WASHINGTON -- President Barack Obama has said for more than a year now that his position on same-sex marriage is "evolving," a stance that has frustrated and perplexed the gay community given the president's broad support for other gay rights issues.
Now House Minority Leader Nancy Pelosi (D-Calif.), a vocal proponent of same-sex marriage, is nudging Obama to come around on the issue already.
In a February cover story with The Advocate, a national gay and lesbian news magazine, Pelosi declined to give specifics on conversations she may have had with Obama on the issue. Instead, she said she has been focused on pressing the Democratic National Committee to fund efforts to reject state-level anti-marriage ballot measures. "There are more ways to get your voice heard than just speaking," she said.
Pelosi added, "But I hope the president would just say he supports equality in marriage."
The issue has been an awkward one for the White House, which regularly deflects questions on the matter by pointing to Obama's track record on gay rights outside of same-sex marriage. Indeed, his record isn't too shabby: In the last three years, he repealed the military's "don't ask, don't tell" policy, imposed a rule tying foreign aid to governments' protection of sexual minorities, and ordered the Justice Department to stop defending the Defense of Marriage Act, the federal ban on gay marriage. But the fact that he can't give a clear position one way or the other on same-sex marriage will likely continue to dog him, particularly as the 2012 election season heats up.
Questions about gay marriage have already been resurfacing in White House briefings. On Tuesday, White House Press Secretary Jay Carney fended off a reporter's question about the fact that Republican presidential candidate Rick Santorum recently said he and Obama both agree that marriage should be defined as between one man and one woman.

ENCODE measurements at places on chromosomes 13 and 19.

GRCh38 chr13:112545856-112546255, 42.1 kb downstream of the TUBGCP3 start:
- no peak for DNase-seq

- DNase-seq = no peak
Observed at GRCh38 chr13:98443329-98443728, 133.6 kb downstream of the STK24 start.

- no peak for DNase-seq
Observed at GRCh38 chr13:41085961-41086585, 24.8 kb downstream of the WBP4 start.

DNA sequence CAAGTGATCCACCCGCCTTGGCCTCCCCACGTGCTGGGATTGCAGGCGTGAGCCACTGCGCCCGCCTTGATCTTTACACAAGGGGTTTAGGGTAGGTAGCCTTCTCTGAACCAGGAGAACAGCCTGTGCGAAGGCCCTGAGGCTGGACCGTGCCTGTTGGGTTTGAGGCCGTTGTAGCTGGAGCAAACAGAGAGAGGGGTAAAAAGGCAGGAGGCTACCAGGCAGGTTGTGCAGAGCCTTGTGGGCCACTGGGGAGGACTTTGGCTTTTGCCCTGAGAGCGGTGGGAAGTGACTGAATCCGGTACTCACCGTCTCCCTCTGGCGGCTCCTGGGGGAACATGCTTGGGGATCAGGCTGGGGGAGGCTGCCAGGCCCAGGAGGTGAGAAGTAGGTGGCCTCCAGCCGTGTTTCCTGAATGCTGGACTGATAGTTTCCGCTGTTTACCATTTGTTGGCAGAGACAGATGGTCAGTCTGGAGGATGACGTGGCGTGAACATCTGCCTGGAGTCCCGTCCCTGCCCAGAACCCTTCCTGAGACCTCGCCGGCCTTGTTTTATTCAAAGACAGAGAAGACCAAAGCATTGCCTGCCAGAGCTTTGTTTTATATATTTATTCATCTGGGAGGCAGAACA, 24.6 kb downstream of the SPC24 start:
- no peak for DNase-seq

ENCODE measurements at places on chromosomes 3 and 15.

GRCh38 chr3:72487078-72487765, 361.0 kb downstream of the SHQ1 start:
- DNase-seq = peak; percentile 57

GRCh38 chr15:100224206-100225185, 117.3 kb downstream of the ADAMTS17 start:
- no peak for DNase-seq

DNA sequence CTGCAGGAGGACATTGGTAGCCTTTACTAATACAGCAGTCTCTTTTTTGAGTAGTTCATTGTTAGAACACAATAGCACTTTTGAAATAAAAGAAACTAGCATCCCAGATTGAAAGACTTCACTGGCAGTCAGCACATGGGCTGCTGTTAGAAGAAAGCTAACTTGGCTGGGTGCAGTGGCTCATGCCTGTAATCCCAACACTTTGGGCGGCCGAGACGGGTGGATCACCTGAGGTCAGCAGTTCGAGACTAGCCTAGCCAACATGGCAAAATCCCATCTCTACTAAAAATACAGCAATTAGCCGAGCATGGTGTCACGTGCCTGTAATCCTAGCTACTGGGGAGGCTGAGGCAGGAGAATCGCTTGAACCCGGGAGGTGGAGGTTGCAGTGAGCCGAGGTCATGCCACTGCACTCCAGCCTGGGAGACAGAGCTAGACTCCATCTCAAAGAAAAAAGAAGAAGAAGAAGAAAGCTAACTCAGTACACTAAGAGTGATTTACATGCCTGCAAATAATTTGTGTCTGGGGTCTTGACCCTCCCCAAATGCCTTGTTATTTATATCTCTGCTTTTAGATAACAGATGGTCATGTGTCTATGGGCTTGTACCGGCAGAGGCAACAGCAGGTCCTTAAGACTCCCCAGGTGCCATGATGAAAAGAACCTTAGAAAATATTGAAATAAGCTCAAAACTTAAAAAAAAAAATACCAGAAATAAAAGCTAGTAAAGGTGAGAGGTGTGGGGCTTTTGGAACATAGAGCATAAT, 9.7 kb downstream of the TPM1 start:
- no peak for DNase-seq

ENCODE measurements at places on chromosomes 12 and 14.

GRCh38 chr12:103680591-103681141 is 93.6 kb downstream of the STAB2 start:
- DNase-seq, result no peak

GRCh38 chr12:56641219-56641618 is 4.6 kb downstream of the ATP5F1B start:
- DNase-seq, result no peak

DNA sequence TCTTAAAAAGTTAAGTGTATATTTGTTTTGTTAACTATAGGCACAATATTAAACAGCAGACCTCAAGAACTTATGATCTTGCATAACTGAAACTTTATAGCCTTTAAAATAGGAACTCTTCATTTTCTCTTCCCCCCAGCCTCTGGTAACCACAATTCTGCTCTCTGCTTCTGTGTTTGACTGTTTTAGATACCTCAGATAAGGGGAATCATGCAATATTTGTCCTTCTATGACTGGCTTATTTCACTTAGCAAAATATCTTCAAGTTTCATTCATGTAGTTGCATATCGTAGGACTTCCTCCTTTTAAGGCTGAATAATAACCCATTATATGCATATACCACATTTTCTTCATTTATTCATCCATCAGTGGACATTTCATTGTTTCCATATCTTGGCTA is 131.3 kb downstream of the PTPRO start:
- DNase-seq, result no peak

"You know very well what the president's views are on LGBT issues and civil rights, and the president is very proud of this administration's record on those issues," Carney told the reporter. When the reporter pressed further, clarifying that his question was specifically about gay marriage, Carney said, "I have no updates for you on the president's position on same-sex marriage. I think that you know and others here know and understand that his position broadly on LGBT issues is quite significantly different from that particular candidate's views."
Another reporter raised the issue again, this time citing a tweet by Sarah Palin about Obama having the same views on gay marriage as GOP presidential contenders Newt Gingrich and Mitt Romney, in addition to Santorum.
"Again, I don't have anything, I don't have anything new to give you on this," Carney said. "I appreciate the question, but the president has spoken to it. I'm sure he'll be asked again about it. But as of now, I have no -- nothing new for you on it."
By contrast, Pelosi, who represents the gay mecca that is San Francisco, talked to The Advocate about the prospects of her officiating a same-sex wedding in her district.
"I'm not a big officiator, though," Pelosi said. "I did it one time, and the people I married are divorced now. So I don't think I'll be called on again. I think that was probably it."